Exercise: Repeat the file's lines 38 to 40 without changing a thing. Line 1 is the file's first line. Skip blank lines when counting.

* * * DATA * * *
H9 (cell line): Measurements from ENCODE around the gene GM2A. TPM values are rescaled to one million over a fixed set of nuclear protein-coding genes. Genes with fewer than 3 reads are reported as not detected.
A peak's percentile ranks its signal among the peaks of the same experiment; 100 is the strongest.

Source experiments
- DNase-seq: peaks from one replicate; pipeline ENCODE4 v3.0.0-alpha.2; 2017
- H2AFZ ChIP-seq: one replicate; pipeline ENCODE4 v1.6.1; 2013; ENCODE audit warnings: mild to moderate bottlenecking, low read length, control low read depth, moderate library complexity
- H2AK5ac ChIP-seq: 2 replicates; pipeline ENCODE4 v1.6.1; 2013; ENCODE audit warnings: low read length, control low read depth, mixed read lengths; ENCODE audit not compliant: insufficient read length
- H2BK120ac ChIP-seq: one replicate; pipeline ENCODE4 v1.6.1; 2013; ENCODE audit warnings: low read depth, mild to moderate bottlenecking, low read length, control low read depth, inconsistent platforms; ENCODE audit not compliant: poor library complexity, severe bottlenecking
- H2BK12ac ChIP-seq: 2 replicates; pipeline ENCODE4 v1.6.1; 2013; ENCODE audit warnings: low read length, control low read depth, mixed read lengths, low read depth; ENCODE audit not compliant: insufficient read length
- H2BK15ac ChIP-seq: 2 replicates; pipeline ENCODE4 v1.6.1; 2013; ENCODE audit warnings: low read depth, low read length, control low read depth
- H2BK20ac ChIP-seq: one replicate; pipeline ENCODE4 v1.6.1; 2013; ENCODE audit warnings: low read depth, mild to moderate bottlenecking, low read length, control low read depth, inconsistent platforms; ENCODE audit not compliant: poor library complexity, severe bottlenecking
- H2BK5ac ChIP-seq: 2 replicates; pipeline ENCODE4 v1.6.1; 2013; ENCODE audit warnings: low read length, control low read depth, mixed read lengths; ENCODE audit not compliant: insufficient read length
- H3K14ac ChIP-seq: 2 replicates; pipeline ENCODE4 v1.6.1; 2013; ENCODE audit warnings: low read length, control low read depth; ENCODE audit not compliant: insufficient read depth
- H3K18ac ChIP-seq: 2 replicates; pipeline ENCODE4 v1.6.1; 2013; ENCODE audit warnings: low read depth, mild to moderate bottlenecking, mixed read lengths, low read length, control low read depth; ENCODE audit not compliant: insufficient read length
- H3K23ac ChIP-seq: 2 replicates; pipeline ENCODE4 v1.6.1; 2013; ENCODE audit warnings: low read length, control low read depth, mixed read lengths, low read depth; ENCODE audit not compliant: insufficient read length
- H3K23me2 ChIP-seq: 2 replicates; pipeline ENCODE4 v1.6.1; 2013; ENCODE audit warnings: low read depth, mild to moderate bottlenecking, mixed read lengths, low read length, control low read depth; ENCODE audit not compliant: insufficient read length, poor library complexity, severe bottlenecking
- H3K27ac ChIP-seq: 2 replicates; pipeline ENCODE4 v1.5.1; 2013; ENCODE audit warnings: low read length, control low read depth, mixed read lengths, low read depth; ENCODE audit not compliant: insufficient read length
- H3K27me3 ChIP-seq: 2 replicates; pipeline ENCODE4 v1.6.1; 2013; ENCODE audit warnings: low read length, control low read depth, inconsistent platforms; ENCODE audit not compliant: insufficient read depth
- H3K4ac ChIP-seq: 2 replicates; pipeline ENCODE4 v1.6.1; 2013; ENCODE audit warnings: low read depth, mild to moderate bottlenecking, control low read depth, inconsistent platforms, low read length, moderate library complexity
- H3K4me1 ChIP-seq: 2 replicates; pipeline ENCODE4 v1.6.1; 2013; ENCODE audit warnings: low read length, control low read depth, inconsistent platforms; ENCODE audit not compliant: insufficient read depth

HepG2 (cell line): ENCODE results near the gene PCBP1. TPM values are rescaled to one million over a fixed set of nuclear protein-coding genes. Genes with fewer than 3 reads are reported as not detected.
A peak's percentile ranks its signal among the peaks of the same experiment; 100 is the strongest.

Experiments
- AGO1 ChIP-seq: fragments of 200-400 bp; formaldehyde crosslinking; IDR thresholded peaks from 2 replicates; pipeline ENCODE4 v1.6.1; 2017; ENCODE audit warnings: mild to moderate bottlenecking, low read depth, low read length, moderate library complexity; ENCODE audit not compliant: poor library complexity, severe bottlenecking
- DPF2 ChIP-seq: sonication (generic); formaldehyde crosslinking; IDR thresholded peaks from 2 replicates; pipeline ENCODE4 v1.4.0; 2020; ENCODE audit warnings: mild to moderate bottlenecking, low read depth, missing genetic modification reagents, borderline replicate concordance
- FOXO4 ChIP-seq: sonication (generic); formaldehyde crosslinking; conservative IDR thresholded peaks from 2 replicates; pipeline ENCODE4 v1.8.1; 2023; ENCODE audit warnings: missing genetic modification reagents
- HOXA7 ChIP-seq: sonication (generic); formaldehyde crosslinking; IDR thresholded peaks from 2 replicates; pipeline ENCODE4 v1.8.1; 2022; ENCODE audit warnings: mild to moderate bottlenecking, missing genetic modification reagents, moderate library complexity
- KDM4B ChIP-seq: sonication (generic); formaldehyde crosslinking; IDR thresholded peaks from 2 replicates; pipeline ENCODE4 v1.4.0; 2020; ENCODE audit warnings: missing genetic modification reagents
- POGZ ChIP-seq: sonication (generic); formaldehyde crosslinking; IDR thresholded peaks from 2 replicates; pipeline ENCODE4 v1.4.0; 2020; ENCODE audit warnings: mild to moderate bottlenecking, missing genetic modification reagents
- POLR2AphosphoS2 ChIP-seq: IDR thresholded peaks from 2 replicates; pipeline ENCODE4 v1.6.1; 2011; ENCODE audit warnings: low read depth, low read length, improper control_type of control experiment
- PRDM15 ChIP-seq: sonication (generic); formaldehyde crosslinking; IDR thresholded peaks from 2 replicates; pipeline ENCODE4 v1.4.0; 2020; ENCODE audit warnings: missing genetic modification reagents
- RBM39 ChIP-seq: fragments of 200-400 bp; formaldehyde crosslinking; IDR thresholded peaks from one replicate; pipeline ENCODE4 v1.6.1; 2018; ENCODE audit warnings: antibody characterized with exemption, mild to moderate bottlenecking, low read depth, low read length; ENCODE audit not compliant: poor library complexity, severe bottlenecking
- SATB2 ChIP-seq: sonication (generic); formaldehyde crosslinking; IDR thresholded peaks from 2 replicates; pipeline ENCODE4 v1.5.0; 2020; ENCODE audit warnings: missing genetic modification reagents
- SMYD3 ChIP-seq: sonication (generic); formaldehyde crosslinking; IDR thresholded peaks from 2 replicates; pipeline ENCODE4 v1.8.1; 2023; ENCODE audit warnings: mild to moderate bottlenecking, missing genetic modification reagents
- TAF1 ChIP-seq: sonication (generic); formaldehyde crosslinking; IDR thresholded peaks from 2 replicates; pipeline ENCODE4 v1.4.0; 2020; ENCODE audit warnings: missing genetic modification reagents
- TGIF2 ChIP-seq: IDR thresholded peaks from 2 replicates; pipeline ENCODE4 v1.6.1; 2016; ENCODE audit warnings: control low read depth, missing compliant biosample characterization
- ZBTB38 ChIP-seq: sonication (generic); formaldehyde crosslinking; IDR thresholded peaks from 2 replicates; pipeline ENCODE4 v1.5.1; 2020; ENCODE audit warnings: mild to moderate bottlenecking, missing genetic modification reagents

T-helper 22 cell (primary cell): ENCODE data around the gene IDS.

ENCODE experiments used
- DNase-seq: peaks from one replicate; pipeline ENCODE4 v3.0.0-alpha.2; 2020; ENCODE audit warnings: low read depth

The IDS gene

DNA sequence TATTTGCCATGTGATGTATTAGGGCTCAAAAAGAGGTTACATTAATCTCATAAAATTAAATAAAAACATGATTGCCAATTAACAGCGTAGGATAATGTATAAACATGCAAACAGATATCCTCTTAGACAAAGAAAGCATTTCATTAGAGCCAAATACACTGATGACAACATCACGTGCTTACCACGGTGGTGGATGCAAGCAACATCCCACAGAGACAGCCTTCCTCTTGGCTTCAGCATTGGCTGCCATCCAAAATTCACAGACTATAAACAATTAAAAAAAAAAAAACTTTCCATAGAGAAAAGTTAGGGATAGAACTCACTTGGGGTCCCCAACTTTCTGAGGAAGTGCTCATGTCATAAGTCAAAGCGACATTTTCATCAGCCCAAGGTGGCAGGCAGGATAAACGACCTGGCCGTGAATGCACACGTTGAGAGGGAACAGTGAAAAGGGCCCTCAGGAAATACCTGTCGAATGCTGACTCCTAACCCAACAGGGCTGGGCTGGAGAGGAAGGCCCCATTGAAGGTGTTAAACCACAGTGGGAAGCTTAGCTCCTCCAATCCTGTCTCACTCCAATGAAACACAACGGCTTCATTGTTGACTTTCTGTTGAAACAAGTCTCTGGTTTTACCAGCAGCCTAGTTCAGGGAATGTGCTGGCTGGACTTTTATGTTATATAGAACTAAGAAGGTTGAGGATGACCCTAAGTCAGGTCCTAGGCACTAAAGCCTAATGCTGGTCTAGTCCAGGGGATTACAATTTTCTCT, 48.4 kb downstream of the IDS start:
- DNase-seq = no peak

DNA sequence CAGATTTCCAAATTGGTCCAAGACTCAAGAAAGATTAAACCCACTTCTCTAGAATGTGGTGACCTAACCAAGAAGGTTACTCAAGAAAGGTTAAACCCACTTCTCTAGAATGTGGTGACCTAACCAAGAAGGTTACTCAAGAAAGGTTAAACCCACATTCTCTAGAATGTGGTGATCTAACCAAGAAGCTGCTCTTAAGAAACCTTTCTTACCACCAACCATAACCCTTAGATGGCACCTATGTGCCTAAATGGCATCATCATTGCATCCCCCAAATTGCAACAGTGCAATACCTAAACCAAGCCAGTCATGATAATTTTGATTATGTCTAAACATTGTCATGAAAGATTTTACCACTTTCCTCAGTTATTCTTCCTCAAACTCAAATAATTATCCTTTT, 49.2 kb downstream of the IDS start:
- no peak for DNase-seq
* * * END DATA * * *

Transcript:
ENCODE experiments used
- DNase-seq: peaks from one replicate; pipeline ENCODE4 v3.0.0-alpha.2; 2020; ENCODE audit warnings: low read depth

The IDS gene